All photos and Text by guest blogger, Piara Strainge
Namibia is a richly captivating destination full of hidden gems and unassuming tourism amidst the holiday hotspots. You can self drive it or join an overland safari, either way the experience will be one you won’t forget in a hurry. From the safari thrills in Etosha to the empty moonscape wilderness of the Skeleton coast, this African country is as beautiful as it is diverse.
On arrival in Windhoek, as is considered tradition, I dined at the famous Joe's Beerhouse in Nelson Mandela Avenue and sampled local delicacies such as Gemsbok fillet and Kudu loin steak. There is always an abundance of good food and good beer to be had here whilst you look on in admiration at the range of memorabilia housed in and around the bar and lapas.
Elephant in Etosha
Once I was suitably watered and fed at Joe’s, Etosha beckoned. This is where many people start their safari experience and being a complete game-driving junkie myself, I was itching to get going. Joining a local safari company for three days, I travelled through Okaukuejo, Halali and Namutoni. I remember the black backed jackals accompanying us at dinner around our campfire and much later in the night we would observe black rhinos at the watering holes.
My safari gang in Etosha
Every safari is different and no matter how many times you do it, there will always be that one special experience you remember above all others. Mine came at the end of Etosha. As we were leaving the National Park, the African sky turned a bluish black, thunder rumbled around us in surround sound and we spotted a male lion padding towards us. We could feel his dominant presence as he got closer and closer and suddenly he began to roar. Was he competing with the thunder, calling for his mate, or warning us off? The atmosphere was charged. Another crack of thunder, another flash of lightning illuminating the sky, and still he kept coming, relentlessly roaring louder and louder. The heat was immense but he didn’t seem to tire. When he was within shooting range, I started snapping my camera and eventually he came so close I could look into his eyes. That one-on-one turned a great safari into an awesome safari.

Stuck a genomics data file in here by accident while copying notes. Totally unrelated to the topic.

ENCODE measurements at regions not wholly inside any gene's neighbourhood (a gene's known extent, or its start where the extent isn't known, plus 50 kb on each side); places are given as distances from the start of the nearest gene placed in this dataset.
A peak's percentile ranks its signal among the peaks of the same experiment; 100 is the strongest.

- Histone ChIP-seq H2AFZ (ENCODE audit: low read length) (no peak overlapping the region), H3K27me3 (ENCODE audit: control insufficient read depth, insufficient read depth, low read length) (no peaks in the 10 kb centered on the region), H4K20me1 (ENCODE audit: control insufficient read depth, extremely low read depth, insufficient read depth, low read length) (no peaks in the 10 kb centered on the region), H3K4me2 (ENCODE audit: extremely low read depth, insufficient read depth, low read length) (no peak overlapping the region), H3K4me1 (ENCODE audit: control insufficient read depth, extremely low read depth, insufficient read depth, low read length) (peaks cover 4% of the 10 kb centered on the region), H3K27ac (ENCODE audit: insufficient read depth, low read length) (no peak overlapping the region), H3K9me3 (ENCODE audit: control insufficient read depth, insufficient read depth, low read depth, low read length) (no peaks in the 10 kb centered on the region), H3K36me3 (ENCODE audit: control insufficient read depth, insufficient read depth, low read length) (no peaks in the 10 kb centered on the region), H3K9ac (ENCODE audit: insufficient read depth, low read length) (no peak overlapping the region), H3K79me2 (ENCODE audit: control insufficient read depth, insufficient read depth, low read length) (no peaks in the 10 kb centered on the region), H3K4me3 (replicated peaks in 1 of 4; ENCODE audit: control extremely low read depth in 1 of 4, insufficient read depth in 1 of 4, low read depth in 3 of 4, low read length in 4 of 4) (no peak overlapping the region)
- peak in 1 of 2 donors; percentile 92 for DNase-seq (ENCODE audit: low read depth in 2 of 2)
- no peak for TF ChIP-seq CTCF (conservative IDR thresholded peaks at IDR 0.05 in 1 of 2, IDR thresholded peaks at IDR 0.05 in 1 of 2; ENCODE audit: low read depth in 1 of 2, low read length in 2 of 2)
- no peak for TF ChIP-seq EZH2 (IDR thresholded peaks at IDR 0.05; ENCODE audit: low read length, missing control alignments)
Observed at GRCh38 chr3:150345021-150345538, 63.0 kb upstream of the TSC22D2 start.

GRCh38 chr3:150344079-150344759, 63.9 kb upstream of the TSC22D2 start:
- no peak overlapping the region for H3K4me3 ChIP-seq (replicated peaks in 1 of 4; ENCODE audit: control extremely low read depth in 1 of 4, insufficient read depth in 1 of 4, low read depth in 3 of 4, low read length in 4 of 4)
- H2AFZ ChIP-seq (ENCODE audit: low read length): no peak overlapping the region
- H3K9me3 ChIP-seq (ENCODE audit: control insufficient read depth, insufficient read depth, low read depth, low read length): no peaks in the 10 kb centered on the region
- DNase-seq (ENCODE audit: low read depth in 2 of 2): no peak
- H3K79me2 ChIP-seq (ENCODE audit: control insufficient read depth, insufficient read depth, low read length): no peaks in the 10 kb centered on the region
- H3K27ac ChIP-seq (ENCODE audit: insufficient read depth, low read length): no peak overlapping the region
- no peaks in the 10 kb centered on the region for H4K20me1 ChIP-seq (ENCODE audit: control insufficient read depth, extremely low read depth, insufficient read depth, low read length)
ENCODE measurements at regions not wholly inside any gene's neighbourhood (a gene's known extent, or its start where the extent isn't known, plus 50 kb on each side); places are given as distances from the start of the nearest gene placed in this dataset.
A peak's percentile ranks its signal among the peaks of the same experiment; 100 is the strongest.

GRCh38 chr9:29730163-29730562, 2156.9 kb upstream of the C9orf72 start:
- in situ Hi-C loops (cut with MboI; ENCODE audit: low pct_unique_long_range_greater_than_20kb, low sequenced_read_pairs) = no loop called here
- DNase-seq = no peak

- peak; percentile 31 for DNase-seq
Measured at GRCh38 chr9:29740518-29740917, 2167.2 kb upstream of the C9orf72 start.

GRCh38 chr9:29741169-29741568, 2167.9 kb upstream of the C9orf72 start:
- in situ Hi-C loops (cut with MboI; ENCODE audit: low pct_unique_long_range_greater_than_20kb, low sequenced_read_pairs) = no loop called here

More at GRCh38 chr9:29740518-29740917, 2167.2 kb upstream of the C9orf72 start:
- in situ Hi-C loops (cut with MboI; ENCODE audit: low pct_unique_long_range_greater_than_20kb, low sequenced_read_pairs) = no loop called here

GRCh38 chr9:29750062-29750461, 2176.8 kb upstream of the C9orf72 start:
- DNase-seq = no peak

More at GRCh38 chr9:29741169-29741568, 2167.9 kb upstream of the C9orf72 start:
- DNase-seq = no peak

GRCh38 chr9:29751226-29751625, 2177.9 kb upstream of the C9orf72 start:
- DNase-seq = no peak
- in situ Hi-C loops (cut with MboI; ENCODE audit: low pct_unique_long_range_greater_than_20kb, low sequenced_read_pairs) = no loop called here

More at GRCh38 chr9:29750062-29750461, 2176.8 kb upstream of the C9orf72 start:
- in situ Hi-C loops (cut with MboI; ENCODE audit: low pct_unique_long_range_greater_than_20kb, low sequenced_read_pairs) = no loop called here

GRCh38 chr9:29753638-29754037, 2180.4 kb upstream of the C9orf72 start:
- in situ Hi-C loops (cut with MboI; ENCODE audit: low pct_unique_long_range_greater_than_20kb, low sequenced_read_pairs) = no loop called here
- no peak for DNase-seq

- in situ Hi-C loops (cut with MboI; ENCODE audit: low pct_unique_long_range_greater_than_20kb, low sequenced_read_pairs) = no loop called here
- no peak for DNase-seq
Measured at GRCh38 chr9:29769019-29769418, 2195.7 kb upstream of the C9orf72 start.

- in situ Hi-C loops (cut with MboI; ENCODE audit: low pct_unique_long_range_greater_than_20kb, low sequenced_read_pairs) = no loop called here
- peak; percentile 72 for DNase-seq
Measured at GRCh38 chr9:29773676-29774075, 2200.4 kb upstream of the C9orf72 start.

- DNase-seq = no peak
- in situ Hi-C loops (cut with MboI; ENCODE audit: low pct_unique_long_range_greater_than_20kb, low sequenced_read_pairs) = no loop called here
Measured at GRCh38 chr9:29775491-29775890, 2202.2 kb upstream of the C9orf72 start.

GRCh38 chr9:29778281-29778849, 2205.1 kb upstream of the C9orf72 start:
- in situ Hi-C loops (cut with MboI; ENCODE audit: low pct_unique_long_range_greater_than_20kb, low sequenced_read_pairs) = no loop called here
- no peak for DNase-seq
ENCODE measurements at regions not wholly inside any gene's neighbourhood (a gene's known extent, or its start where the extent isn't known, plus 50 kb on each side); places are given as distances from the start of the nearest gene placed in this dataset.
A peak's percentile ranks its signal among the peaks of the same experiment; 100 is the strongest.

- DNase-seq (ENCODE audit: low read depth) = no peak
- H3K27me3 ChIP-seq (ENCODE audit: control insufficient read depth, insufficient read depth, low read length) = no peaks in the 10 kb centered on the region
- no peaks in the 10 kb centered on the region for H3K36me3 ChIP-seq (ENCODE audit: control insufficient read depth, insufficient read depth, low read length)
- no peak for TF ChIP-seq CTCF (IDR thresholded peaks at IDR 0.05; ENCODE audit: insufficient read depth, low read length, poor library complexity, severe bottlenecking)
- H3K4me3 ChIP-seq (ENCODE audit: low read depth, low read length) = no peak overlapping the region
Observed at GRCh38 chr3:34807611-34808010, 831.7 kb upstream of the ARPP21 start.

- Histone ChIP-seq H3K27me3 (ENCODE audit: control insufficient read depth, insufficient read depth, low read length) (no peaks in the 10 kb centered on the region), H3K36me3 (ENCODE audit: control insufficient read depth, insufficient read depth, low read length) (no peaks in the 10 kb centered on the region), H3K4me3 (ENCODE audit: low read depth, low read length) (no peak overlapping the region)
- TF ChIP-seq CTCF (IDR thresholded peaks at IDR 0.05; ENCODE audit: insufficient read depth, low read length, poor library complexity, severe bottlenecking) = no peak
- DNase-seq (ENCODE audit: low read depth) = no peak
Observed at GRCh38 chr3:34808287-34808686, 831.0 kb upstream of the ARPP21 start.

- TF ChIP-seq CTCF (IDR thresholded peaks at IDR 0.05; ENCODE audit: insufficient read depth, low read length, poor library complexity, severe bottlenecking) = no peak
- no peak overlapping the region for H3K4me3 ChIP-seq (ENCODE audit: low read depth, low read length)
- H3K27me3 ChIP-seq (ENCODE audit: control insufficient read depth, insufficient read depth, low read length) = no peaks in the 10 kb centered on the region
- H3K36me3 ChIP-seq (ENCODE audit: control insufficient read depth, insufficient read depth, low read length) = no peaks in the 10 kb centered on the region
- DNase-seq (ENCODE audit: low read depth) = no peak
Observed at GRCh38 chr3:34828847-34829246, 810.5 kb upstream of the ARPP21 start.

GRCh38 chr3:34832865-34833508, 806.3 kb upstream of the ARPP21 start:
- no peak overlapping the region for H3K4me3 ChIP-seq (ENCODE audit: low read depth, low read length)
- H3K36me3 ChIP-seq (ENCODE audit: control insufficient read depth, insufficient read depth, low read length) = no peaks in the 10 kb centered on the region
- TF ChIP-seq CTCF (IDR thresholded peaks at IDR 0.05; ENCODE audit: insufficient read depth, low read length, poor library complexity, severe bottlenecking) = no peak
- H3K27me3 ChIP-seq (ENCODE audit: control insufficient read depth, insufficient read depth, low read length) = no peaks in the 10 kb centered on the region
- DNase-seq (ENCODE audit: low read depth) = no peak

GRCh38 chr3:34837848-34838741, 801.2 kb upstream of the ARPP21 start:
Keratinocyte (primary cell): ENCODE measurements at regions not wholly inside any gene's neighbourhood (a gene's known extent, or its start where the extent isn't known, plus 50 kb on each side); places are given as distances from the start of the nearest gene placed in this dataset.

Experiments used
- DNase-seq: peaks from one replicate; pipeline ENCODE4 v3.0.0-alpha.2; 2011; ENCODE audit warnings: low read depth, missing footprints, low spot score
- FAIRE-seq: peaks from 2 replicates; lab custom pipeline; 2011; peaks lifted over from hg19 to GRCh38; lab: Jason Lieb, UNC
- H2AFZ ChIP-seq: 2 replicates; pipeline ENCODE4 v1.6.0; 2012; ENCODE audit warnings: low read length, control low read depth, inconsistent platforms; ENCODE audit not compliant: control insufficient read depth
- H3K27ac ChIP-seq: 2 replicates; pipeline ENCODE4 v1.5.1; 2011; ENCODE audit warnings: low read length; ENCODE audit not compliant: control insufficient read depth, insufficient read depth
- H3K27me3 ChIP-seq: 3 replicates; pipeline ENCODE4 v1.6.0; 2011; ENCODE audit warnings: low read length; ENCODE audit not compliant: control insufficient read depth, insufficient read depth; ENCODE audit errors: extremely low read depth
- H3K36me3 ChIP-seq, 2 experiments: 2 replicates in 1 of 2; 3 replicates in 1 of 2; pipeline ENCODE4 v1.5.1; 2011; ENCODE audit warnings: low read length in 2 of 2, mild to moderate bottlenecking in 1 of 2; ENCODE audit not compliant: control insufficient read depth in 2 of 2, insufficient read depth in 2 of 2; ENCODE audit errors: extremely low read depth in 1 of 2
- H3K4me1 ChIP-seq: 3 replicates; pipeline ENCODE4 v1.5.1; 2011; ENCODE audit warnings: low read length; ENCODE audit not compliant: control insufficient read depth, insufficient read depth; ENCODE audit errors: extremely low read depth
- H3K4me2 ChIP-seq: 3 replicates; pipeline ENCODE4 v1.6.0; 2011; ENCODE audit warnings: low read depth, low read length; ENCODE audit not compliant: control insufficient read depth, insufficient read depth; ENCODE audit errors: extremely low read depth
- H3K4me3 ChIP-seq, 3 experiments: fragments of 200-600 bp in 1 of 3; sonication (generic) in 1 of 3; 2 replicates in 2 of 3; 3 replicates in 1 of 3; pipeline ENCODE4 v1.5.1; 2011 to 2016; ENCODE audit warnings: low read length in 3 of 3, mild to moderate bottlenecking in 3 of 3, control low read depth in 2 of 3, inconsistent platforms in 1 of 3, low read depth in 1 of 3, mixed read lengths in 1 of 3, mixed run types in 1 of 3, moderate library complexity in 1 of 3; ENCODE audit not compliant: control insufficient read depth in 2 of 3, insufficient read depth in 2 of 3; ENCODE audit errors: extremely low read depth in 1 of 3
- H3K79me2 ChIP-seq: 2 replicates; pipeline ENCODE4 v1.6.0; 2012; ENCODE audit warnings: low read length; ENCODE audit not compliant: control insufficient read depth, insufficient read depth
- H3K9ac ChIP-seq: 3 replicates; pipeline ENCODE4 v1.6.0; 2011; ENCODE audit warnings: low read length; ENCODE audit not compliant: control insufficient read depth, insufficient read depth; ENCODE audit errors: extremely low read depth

Male lion in Etosha
Whilst getting out of the vehicle is strictly prohibited in Etosha and most other National Parks in Africa, if the true wilderness safari experience is what you’re really after (as I was), a visit to the Palmwag concession is a must. On this journey through Damaraland to Palmwag Lodge, it was just my guide and myself and the scenery was so breathtaking, I was utterly mesmerised. The drive into the concession area was even more stunning with timid zebras and desert elephants giving the vehicle a wide berth as we made our way over rough tracks deeper and deeper into the wilds, heading for our mobile tented camp which ups sticks and moves every time the game moves, so you’re always guaranteed sightings of these wary animals. That night, when I lay down to sleep in my luxury tent, I felt as if I was the last person on earth. The remoteness engulfed me and thrilled me all at the same time.
Palmwag concession scenery